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‘Making a Murderer’: could we see an English version?

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Don’t hold your breath, says top criminal barrister

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A blogging criminal barrister thinks the law students’ favourite documentary series ‘Making a Murderer’ is not likely to generate a UK spin-off because of differing rules on open justice.

Over the festive period and into the New Year, viewers have been transfixed by the Netflix documentary series. ‘Making a Murderer’ chronicles the trials and tribulations of Steven Avery and his nephew Brendan Dassey, both of whom are charged over the murder of a young photographer.

Criminal barrister Dan Buntingblogging about the series — describes it as “gripping and compelling”. He’s unsure, however, that anything like it could ever be made in the UK.

There are a number of differences between the English and US criminal justice systems. The length of time a murderer serves in prison and the appeal process are but two examples mentioned by the barrister. But the biggest difference of all, says the 2 Dr Johnson’s Buildings hotshot, is “the way that such a documentary would be handled in England.”

Television cameras are not allowed to record criminal trials England. We are — as Bunting points out — a “much more closed” legal system. Viewers’ fascination with ‘Making a Murderer’ hinges on first-hand testimonies, police radio calls, and in-court footage. On home soil, however:

[T]he police and prosecution release very, very little. You would not get videos of the police interview, and probably not even the witness statements, let alone the full set of case papers.

Whether Avery and Dassey are factually guilty of the crime — a question that Bunting does not seek to answer — the story provokes questions about the utility of a system that excludes television cameras from trial courts.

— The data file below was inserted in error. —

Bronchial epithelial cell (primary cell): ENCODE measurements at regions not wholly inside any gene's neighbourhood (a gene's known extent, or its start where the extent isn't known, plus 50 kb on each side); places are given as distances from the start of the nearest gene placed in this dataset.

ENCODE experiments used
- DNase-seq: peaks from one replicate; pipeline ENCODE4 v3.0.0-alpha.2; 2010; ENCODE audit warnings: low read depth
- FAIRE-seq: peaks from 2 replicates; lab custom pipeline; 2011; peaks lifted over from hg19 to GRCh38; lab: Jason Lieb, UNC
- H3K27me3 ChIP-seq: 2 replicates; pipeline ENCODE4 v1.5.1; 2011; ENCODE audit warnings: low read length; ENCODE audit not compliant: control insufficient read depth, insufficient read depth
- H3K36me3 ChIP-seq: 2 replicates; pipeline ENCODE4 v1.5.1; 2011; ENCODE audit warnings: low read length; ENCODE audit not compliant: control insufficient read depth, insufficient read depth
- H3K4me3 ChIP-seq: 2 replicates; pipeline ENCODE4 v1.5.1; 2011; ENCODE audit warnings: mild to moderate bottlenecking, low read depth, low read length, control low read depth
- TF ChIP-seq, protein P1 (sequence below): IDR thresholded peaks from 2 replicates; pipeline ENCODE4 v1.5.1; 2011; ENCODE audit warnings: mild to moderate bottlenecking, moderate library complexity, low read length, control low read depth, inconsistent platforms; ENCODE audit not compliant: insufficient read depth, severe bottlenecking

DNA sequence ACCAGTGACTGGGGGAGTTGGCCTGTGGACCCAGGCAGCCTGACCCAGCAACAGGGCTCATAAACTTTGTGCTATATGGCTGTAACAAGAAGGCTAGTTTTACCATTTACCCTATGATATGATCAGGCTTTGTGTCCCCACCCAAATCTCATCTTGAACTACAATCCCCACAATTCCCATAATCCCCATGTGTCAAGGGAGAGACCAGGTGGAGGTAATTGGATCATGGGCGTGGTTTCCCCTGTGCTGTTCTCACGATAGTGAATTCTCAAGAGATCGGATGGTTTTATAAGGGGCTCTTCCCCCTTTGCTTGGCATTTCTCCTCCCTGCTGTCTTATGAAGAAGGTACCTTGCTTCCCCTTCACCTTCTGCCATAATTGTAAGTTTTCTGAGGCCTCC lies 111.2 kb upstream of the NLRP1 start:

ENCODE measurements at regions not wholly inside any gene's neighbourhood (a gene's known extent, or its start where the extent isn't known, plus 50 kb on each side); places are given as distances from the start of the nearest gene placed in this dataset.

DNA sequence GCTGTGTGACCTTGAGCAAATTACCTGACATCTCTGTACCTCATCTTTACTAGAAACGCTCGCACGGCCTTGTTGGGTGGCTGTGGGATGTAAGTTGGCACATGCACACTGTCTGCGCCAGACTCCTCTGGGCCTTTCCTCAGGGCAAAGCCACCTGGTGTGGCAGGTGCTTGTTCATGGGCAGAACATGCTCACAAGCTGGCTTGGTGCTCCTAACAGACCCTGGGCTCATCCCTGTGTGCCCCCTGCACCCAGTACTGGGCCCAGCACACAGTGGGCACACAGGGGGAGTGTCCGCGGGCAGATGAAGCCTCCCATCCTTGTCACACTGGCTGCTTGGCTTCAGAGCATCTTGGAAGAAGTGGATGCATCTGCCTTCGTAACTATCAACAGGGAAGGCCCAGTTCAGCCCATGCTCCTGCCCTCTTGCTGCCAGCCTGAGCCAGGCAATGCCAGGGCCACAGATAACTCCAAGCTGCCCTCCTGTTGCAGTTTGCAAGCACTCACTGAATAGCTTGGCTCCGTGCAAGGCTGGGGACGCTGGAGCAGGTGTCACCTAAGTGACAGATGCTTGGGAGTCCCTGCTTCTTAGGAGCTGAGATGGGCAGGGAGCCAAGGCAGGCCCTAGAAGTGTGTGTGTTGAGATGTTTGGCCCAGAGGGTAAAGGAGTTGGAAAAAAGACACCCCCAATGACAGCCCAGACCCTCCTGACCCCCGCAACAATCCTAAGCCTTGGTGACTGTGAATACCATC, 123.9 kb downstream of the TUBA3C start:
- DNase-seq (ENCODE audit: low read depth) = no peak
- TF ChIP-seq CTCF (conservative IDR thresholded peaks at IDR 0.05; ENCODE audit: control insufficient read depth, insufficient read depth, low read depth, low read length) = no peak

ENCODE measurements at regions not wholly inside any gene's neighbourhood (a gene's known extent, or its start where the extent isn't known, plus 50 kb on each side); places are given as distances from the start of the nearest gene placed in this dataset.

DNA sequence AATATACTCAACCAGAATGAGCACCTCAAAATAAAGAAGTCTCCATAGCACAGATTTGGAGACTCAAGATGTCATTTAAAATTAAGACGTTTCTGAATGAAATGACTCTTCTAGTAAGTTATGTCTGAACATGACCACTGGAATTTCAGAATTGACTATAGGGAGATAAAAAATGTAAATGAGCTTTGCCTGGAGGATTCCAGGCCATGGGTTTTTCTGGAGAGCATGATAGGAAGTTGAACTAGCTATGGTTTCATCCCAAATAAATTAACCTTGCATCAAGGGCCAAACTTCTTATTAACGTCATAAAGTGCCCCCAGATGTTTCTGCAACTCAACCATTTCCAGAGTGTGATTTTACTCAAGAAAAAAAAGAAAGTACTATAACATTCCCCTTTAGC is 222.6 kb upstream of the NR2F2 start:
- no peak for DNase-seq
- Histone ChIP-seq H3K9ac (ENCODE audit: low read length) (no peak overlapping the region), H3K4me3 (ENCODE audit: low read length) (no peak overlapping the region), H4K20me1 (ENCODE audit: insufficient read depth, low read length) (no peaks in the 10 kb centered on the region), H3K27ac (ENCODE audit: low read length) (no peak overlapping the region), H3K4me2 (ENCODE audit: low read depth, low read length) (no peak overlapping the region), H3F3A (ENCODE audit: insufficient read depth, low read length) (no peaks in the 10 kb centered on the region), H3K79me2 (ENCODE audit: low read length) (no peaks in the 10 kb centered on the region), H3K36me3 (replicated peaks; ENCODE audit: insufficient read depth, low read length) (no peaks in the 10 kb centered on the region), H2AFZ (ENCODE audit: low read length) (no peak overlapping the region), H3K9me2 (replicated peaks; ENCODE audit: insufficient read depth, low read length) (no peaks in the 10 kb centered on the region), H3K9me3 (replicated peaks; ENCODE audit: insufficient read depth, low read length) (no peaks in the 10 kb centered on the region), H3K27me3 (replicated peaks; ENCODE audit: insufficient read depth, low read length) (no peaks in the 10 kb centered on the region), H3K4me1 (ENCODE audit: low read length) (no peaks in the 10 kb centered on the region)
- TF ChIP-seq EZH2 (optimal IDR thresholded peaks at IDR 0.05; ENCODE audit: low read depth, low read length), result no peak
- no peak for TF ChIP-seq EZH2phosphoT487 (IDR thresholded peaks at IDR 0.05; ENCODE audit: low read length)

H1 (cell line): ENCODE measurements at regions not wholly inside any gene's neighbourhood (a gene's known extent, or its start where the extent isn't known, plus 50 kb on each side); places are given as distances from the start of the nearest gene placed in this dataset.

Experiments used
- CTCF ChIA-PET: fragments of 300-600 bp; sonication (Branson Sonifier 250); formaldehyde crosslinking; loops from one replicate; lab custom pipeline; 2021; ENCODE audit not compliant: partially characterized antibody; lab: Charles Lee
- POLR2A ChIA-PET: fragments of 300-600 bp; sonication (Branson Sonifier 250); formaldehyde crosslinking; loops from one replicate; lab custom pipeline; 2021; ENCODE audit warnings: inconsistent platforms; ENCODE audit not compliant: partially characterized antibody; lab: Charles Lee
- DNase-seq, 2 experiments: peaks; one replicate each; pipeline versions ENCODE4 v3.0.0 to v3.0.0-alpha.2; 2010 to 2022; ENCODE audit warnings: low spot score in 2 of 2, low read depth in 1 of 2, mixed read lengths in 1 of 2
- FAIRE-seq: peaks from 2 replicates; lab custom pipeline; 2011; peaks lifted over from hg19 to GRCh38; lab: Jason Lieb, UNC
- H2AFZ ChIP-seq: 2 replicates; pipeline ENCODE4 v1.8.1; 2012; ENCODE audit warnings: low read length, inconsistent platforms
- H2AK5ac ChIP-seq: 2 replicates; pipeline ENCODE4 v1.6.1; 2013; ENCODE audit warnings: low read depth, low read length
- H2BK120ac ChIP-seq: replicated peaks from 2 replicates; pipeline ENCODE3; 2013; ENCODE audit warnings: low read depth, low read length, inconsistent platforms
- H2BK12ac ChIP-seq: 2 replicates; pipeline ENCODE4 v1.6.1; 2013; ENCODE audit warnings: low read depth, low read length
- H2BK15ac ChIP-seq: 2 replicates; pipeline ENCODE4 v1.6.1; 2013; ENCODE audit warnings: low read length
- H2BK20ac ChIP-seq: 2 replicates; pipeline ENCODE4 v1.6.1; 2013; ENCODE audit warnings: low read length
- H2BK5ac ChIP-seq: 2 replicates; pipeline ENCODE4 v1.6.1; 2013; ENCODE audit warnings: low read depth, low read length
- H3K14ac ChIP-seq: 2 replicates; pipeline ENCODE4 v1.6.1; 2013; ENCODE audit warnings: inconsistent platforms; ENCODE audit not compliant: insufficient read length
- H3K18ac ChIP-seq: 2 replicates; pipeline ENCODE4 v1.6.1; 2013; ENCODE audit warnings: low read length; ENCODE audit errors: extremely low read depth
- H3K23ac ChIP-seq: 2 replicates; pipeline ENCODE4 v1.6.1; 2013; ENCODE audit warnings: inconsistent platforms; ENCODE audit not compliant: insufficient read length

Bunting powerfully ends his analysis with a moment of reflection about our closed justice system.

He says:

There are thousands of… Steven Averys in prison protesting that they were wrongly convicted. Not all of them have the resources or access to the media to prove their case. And not all of them will be guilty, which should be a sobering thought to all of us.

Previously:

The world is going crazy for the lawyers from Netflix’s ‘Making a Murderer’ [Legal Cheek]

4 Comments

Anonymous

Not all of them served 18 years for a sexual assault and were eventually exonerated of though…….

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Not Amused

This is a heavy blow for wrongly convicted people in the UK. To learn that on top of all their other suffering (and even though at least a portion of them must be in prison because of the failures of their Defence lawyers) that their lawyers can’t become television celebrities just because of stupid rules trying to help out justice and avoid trial by media.

A blow upon a bruise.

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Uncle Solicitor

Yes, indeed. After reading your Comment those half dozen chaps from Birmingham must be laughing.

Laughing out loud.

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Anonymous

The lack of television documentary didn’t prevent Avery from proving his innocence in the first case?

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